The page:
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  • 1.
    Bobrinskaya, Maria
    KTH, School of Architecture and the Built Environment (ABE), Urban Planning and Environment, Geodesy and Geoinformatics.
    Remote Sensing for Analysis of Relationships between Land Cover and Land Surface Temperature in Ten Megacities2012Independent thesis Advanced level (degree of Master (Two Years)), 20 credits / 30 HE creditsStudent thesis
    Abstract [en]

    Urbanization is one of the most significant phenomena of the anthropogenic influence on the Earth’s environment. One of the principal results of the urbanization is the creation of megacities, with their local climate and high impact on the surrounding area. The design and evolution of an urban area leads to higher absorption of solar radiation and heat storage in which is the foundation of the urban heat island phenomenon. Remote sensing data is a valuable source of information for urban climatology studies. The main objective of this thesis research is to examine the relationship between land use and land cover types and corresponding land surface temperature, as well as the urban heat island effect and changes in these factors over a 10 year period. 10 megacities around the world where included in this study namely Beijing (China), Delhi (India), Dhaka (Bangladesh), Los Angeles (USA), London (UK), Mexico City (Mexico), Moscow (Russia), New York City (USA), Sao Paulo (Brazil) and Tokyo (Japan).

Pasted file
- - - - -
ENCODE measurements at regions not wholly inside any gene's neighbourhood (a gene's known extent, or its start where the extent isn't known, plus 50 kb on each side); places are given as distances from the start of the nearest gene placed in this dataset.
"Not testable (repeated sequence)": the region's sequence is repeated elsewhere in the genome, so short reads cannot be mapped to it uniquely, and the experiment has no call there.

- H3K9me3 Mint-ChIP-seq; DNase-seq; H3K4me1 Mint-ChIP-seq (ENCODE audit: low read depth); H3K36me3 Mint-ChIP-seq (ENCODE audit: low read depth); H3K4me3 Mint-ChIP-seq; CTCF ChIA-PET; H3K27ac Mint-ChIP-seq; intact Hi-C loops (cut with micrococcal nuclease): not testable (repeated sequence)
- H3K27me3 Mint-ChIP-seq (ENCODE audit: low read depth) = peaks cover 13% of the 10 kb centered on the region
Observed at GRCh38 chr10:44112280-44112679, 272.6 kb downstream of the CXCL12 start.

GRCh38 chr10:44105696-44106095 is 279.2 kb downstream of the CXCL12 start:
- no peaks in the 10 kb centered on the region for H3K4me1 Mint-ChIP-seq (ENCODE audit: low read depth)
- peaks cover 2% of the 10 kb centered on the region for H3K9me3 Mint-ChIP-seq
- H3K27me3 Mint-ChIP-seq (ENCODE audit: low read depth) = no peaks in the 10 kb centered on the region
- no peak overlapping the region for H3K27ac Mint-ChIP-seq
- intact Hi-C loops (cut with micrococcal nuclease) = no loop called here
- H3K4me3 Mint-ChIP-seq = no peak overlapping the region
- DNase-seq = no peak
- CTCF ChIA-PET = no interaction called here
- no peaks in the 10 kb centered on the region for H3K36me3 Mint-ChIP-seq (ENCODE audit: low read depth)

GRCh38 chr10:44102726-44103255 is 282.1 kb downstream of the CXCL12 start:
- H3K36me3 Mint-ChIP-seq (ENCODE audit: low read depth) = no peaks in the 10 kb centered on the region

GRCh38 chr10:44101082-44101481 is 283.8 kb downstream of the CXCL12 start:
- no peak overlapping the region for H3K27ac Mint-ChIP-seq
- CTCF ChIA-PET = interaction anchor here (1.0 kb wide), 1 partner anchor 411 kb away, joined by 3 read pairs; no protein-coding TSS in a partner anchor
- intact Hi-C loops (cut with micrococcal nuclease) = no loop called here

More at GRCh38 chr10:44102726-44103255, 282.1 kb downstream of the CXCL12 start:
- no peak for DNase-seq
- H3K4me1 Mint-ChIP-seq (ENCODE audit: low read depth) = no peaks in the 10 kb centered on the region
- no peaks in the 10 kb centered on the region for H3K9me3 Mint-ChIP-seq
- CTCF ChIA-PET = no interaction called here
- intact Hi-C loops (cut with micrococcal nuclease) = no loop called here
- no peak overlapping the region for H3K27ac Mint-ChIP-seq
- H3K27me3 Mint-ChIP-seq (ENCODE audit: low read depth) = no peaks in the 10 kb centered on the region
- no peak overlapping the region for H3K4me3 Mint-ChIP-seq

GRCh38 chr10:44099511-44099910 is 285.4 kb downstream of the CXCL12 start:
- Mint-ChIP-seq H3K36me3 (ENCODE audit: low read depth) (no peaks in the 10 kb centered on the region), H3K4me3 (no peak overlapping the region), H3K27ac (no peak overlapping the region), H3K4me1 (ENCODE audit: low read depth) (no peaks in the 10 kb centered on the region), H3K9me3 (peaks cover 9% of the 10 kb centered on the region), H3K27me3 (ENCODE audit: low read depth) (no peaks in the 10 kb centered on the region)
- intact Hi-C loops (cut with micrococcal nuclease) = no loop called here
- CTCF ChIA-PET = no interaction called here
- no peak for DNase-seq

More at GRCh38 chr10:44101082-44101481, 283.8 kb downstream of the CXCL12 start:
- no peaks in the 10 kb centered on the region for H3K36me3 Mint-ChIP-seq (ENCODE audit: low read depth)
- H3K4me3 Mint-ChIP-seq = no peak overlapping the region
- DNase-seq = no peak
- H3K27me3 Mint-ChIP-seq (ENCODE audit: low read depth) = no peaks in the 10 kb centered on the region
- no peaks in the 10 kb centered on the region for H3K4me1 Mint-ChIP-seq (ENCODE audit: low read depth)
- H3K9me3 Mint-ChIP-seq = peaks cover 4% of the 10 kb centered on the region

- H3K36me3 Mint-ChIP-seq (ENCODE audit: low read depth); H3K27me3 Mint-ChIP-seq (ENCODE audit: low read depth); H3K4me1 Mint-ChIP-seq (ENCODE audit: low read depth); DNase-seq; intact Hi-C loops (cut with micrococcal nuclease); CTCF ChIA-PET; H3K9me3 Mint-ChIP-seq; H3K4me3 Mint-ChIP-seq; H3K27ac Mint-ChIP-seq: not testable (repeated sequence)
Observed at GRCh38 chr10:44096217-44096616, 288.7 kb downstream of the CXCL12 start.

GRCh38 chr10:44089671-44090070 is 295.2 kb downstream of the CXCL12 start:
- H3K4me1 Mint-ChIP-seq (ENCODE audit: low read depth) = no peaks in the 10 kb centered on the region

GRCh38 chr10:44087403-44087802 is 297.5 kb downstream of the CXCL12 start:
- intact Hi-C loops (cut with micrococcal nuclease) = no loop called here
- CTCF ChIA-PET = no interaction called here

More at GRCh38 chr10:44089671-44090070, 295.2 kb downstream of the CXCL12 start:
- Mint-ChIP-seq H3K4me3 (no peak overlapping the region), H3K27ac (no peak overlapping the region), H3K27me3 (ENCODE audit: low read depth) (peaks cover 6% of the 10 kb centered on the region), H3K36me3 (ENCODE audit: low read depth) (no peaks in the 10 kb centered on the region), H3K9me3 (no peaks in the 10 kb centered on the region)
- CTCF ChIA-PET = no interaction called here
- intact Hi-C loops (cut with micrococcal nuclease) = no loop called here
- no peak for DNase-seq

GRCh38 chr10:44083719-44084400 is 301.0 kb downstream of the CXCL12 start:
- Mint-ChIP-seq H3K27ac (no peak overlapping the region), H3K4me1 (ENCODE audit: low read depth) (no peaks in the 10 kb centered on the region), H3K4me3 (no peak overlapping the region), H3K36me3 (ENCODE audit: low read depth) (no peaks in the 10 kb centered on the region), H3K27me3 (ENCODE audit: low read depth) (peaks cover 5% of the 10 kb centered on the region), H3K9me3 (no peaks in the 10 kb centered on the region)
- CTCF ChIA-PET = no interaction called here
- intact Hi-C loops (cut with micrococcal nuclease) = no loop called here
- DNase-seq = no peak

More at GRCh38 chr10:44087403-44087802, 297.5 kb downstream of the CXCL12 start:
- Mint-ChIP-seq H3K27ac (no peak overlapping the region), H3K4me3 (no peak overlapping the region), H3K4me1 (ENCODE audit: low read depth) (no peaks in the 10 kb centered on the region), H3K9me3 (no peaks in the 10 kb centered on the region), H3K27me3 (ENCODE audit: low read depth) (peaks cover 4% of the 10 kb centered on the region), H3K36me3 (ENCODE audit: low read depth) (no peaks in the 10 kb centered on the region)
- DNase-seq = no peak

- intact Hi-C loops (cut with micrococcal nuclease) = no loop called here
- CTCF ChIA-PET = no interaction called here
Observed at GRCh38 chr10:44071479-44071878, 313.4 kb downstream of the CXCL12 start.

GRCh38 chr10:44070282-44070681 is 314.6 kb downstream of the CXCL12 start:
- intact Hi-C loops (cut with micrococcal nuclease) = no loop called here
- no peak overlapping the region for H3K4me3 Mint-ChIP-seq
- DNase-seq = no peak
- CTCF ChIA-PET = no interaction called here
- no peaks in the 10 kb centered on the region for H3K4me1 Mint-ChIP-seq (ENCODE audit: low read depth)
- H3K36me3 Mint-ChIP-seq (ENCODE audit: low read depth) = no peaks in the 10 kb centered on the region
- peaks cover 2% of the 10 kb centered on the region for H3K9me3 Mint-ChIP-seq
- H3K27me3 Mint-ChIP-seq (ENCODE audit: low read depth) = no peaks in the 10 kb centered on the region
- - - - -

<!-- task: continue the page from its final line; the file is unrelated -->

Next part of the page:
Landsat satellite data were used to extract land use/land cover information and their changes for the abovementioned cities. Land surface temperature was retrieved from Landsat thermal images. The relationship between land surface temperature and landuse/land-cover classes, as well as the normalized vegetation index (NDVI) was analyzed.

    The results indicate that land surface temperature can be related to land use/land cover classes in most cases. Vegetated and undisturbed natural areas enjoy lower surface temperature, than developed urban areas with little vegetation. However, the cities show different trends, both in terms of the size and spatial distribution of urban heat island. Also, megacities from developed countries tend to grow at a slower pace and thus face less urban heat island effects than megacities in developing countries.

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